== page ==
The ocean plastic debris situation has been worsening fast the last few decades. There are mounds of plastic floating around, for starters, and the problem only seems to be getting worse.
One of the biggest areas is the Great Pacific garbage patch, which was first discovered in the 1990s, is now twice the size of the state of Texas. It is floating between Hawaii and California and is over 600,000 square miles.
A great majority of plastics that pollute this and other patches include the ones with use in our daily life such as plastic water bottles, plastic bags, food wrappers, beverage cans, and drinking straws. As you can see a lot of pollutants come from one-time use plastics or plastics we can easily avoid.
If the majority of people do not stop using one-time use plastic and things keep going as they have, the outcome is bleak.
It has been predicted that by “2025 the ocean could contain one ton of plastic for every three tons of finfish.”
It has also been reported by the Ocean Conservancy organization that over half of the ocean plastic pollution (55-60%) comes from just five countries:
- The Philippines
(While President Donald Trump called out China and Japan to be the two biggest offenders, Japan is not on this list at all).
The five countries are followed by Sri Lanka, Egypt, Malaysia, Nigeria, Bangladesh, South Africa, India, Algeria, Turkey, Pakistan, Brazil, Burma, Morocco, and North Korea.
The United States ranks number 20 in mismanaging plastic waste.
In total, 90% of all plastics that pollute the oceans come from just 10 rivers that are surrounded by high-population areas. Eight of these rivers are in Asia (study). The very first river on this list is the Yangtze, Asia’s longest river that is home to on third of China’s population. This and other rivers have horrible waste management processes.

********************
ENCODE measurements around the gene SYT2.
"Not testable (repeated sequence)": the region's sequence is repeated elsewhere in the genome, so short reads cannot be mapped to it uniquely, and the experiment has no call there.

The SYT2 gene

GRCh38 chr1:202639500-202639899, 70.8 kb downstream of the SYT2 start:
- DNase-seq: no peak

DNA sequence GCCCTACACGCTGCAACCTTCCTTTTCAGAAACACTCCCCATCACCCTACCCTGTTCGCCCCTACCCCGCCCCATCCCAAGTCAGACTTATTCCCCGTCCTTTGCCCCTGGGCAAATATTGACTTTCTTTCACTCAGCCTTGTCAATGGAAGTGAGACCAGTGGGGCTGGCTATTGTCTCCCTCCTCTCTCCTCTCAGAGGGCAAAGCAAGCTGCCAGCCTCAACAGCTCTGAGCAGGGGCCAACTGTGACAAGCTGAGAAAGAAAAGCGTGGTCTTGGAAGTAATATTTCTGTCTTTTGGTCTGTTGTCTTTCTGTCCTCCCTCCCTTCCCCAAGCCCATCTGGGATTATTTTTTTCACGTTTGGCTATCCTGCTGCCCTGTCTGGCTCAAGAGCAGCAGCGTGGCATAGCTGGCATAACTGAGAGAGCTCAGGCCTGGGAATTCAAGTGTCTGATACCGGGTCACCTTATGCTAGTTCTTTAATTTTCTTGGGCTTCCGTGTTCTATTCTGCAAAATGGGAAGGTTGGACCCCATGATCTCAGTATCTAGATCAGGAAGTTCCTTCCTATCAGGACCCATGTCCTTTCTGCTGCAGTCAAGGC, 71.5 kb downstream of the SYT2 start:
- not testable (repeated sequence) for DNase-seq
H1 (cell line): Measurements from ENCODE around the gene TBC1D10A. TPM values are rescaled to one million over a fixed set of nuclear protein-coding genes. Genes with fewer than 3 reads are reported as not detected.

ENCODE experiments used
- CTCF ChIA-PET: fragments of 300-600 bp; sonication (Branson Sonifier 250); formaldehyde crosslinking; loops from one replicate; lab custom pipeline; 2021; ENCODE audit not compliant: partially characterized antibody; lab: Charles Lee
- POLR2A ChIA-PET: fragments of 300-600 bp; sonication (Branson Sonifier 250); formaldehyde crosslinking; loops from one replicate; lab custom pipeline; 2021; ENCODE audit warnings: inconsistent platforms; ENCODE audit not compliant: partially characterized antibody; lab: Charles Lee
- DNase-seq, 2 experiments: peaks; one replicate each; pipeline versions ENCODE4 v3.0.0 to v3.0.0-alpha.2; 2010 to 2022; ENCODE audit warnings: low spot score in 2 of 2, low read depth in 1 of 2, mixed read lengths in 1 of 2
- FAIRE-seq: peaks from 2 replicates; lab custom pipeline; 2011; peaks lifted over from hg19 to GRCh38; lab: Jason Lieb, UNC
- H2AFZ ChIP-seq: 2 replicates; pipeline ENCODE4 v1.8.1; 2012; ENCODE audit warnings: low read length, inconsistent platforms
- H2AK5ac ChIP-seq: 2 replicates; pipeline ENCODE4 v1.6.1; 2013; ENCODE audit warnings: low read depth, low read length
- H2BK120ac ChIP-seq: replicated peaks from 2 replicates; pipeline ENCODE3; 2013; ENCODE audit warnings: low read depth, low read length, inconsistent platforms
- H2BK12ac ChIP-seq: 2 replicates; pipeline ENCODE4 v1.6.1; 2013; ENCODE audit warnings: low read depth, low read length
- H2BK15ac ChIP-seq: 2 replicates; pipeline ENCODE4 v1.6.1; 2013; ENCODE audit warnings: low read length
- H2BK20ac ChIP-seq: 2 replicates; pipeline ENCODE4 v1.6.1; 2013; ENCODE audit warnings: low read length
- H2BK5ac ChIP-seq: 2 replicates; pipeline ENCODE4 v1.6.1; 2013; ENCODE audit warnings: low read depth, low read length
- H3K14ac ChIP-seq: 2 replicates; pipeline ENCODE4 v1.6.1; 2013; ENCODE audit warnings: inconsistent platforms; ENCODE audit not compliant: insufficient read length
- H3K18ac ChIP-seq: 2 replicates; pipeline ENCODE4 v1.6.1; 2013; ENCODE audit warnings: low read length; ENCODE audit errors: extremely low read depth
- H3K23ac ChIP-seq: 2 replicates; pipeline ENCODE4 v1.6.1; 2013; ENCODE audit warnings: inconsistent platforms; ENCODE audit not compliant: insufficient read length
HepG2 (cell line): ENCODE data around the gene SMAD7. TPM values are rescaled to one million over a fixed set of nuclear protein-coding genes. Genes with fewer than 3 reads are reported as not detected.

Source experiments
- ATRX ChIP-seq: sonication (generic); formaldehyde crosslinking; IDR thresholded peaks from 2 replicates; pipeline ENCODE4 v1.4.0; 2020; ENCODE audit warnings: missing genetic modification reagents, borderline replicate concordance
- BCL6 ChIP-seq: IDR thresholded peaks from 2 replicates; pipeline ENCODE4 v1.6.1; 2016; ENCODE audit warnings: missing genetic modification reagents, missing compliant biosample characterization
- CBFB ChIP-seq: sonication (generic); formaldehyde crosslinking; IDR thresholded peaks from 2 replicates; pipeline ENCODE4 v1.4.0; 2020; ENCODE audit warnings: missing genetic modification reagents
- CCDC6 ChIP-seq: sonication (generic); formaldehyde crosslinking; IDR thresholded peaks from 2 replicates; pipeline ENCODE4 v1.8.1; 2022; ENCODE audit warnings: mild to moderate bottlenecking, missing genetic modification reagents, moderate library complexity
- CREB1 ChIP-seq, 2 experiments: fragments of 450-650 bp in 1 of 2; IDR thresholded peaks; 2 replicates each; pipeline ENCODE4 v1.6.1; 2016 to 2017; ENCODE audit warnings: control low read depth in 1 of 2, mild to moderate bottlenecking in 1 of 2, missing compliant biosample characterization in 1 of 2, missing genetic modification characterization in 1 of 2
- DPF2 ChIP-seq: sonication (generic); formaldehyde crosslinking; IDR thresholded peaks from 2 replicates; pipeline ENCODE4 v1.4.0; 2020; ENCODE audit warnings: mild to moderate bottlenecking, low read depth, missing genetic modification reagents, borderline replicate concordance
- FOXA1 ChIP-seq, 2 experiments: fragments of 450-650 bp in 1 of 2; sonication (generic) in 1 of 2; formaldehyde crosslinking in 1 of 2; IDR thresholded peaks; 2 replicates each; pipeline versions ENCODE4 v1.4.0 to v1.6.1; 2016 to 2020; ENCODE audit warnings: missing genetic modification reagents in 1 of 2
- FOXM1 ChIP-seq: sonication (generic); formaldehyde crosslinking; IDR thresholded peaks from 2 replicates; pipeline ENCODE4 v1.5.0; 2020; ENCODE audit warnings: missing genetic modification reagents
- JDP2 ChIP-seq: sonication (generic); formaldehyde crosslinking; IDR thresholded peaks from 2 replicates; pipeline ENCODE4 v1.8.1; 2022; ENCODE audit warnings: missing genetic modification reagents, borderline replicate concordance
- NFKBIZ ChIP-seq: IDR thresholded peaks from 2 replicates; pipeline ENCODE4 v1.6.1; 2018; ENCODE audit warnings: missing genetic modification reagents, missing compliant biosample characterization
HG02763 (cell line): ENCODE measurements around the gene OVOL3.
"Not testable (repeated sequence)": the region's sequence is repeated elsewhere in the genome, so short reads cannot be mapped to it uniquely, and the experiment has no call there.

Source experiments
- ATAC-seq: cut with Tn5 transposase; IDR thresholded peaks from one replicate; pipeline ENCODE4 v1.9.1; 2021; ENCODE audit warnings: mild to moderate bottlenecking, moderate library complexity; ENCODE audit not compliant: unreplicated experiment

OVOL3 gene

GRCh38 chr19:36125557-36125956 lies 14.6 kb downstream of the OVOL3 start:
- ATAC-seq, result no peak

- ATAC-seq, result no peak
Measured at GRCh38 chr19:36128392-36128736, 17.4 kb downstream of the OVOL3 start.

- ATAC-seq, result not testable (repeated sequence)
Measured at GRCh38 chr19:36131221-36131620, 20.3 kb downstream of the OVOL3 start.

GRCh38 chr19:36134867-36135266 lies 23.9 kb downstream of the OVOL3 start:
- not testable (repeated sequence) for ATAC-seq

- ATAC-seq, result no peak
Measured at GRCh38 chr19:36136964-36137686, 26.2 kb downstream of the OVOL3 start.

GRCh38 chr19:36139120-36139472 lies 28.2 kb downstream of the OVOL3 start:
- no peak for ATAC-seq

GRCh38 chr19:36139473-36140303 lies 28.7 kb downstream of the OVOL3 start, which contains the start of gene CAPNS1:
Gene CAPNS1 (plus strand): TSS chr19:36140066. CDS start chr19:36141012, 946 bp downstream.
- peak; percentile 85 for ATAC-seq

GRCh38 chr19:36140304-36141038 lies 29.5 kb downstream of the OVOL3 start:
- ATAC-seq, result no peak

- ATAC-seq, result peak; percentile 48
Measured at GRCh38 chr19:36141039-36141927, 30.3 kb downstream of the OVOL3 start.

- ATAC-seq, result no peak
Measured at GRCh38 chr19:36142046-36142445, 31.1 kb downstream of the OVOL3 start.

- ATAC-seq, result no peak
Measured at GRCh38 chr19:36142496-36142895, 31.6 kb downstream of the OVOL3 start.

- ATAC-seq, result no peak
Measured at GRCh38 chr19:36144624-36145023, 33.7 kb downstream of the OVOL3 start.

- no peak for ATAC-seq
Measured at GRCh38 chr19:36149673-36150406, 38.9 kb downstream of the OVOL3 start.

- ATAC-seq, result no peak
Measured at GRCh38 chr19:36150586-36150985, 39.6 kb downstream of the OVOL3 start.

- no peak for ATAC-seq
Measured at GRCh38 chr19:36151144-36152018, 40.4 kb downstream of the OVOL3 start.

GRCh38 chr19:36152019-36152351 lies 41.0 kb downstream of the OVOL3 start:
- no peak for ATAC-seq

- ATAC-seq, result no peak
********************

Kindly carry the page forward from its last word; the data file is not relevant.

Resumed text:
China and other four top countries on the waste mismanagement list do not have good waste-management programs in place while simultaneously having growing consumer product manufacturing demands. These two facts are a recipe for disaster.
As the economy in these countries grows, people have more money to spend on bottled water and Coca Cola cans, yet no good ways to recycle them. Only 40 percent of garbage from these countries is properly collected.
In countries where people have less money plastic pollution can be even more severe, as being unable to afford large quantities of any product, people rely on buying everything in tiny bottles like shampoos and instant noodles. While cheaper for the consumer, this means even more plastic for the planet.
Focusing on waste reduction in these five countries would cost $5 billion a year, but could produce a significant investment return on the economy in the long run.
President Donald Trump just signed the “Save Our Seas Act” sponsored by Alaska Republican Sen. Dan Sullivan, which hopes to relieve part of the problem— by helping to clean up eight million tons of ocean debris.
“Marine debris is entirely preventable, but more than eight million tons of plastic are dumped into our oceans each year, harming our coastal economies, endangering marine life, destroying important marine habitat, propagating invasive species, and creating hazardous conditions for the maritime industry,” said Congresswoman Suzanne Bonamici.
The bill extends the National Oceanic and Atmospheric Administration’s Marine Debris Program by five years to help different governmental organizations work together on the problem.
While this bill cannot do everything, it is an important step in the right direction according to various environmental groups.